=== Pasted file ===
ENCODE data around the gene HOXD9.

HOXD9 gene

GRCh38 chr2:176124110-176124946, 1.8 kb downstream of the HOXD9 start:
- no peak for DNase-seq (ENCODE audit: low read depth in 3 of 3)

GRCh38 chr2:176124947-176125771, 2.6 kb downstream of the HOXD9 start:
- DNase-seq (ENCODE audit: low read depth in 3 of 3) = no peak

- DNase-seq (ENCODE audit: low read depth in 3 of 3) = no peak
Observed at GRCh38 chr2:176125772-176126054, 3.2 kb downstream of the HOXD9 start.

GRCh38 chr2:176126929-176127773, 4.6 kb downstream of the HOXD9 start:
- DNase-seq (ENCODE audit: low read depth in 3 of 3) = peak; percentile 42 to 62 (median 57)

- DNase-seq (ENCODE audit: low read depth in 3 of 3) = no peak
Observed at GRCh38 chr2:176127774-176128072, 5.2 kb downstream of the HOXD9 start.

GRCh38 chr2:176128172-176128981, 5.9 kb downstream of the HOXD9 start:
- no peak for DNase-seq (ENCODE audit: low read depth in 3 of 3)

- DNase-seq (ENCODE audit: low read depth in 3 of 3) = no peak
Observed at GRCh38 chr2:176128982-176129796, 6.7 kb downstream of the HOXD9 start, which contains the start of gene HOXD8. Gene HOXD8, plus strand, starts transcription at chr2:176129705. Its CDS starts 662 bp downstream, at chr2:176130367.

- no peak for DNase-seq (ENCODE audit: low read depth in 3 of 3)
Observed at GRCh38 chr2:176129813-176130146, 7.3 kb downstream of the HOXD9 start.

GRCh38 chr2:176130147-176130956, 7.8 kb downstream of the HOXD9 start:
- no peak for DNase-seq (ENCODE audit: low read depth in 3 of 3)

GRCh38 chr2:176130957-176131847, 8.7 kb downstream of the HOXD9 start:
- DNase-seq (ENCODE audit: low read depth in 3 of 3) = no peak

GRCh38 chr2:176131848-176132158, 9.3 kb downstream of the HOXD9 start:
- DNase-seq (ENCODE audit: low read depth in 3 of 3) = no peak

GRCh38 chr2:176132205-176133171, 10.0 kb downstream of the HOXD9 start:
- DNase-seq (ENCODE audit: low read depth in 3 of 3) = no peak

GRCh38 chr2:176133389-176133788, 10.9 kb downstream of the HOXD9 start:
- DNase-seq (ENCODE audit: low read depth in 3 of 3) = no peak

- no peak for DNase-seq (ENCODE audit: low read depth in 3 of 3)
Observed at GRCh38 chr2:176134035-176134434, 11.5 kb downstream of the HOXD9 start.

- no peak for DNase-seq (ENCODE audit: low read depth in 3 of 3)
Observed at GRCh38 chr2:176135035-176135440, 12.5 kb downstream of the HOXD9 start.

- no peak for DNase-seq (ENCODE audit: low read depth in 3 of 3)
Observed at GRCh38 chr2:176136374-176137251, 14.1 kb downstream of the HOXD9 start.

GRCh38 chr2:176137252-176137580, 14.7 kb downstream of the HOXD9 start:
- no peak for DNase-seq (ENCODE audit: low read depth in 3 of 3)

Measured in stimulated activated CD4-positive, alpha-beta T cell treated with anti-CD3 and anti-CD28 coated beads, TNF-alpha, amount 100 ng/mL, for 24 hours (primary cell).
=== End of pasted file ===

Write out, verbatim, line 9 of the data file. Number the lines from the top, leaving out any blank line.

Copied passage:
GRCh38 chr2:176126929-176127773, 4.6 kb downstream of the HOXD9 start: